I swiped on a sexbot

sexbot1

Well, not really. If I did, it would have made for a fascinating blog post, and I, no doubt, would have had a more enthralling online conversation than many one had on Tinder. As it is, this has to suffice:

Jimmy Mehiel uploaded a sex robot to Tinder as part of an experiment for his documentary about cyborgs, “I Want My Sex Machine”.

The film focuses on robot brothels, but is also an ethical investigation into sex bots and the dating industry.

The 39-year-old, from New York, wanted to see how many people would be willing to sleep with a sex robot.

He gained permission from Matt McMullen – the creator of the world’s first commercially available doll Harmony – and shared photos of the robot on the dating platform.

In an exclusive interview with Daily Star Online, Jimmy revealed a whopping 56% of people polled said they would have intercourse with a sex robot.

He said: “I posted three photos of Harmony including a description directly below that read: ‘Hi, I’m an anatomically correct, sexually capable robot with the most advanced AI available.

“I’m on Tinder to find out if guys are interested in me.”

At first glance the sex robot looks like a real person – which Jimmy credits Matt and his team for their hard work in making them as life-like as possible.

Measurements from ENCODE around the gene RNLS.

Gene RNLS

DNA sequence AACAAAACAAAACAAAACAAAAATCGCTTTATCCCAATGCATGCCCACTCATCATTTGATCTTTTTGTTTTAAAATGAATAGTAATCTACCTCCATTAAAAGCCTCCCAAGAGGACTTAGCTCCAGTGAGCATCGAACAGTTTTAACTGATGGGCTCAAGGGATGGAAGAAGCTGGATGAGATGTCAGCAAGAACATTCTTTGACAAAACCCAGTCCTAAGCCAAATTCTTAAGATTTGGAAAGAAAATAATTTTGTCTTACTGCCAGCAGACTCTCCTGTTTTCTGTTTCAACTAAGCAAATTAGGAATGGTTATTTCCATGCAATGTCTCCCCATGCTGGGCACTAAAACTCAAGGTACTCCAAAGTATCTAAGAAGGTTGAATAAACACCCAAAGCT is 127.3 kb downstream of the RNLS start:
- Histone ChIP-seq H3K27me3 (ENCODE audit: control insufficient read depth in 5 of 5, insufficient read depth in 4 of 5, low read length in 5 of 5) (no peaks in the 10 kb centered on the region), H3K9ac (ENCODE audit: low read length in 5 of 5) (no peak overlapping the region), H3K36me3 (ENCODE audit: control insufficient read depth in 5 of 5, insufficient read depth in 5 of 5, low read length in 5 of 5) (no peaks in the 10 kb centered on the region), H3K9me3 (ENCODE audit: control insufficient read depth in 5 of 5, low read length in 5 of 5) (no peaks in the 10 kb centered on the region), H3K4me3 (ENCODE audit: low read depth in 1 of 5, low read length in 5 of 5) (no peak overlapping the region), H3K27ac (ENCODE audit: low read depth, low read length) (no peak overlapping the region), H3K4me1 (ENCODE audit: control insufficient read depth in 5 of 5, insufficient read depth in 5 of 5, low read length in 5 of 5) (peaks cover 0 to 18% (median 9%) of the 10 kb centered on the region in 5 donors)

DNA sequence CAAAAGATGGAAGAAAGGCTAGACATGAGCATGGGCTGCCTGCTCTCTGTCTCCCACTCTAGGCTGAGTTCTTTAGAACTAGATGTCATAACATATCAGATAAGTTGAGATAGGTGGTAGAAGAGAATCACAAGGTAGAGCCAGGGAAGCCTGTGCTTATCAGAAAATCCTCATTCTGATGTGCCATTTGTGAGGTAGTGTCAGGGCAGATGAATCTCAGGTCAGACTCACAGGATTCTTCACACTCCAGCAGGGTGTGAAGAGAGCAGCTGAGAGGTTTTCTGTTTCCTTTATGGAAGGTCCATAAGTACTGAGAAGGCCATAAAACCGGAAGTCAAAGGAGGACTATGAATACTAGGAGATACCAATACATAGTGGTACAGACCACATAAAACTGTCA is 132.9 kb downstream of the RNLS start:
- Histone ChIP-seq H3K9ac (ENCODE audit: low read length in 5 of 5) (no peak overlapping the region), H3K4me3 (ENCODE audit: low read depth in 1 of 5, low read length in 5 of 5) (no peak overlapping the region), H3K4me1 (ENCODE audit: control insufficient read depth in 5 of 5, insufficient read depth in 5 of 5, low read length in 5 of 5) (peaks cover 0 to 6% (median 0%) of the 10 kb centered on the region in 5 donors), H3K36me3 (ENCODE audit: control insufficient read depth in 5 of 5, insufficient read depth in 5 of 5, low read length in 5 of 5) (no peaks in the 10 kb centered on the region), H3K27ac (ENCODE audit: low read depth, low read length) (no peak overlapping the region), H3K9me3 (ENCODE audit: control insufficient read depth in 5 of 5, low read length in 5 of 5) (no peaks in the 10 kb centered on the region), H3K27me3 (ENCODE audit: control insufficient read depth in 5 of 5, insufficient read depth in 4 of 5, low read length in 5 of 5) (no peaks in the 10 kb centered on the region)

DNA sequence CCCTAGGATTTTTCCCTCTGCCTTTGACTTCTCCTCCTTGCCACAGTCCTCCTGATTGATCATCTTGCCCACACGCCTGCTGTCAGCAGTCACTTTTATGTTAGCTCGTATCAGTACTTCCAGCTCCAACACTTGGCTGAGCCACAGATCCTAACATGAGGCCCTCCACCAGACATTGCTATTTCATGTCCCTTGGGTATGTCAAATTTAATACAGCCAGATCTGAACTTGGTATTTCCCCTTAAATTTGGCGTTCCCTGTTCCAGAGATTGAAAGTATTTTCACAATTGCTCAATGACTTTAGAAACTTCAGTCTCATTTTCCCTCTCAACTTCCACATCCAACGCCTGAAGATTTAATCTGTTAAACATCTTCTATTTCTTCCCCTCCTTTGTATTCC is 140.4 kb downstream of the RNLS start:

In the second snap, Jimmy used an image of Harmony with her head open to reveal the computer brain.

“I ran the experiment for two hours on a Friday night from 9-11pm on the lower east side of Manhattan [New York, US],” Jimmy explained to Daily Star Online.

“I swiped right (liked) every guy that came up. In the two hours, I ran the experiment Harmony racked up 92 matches.”

The numbers don’t strike me as particularly surprising and shocking – we are talking about Friday night in a big city. Even in other circumstances it would not have been an unusual match tally, as any woman who’s a new member would attest (if she is generous with her own swipes). Many men swipe right on every woman to increase the number of matches – in fact that 44 per cent subsequently said no to the question whether they would have sex with a sexbot suggests they are the ones who swiped without checking out Harmony’s profile in more detail than a bare glance at the profile picture. The others would have swiped right out of curiosity and for the hell of it. Unless you have backdoor access to Tinder (no pun intended) it’s impossible to know how many men overall were active online in that two-hour time-frame and therefore how many swiped left. I would guess that the “whopping 56%” was in reality a small percentage of the total pool. Still, if you are a lonely robot, there is no need to despair; it seems like there are plenty of male fish in the ocean for you.

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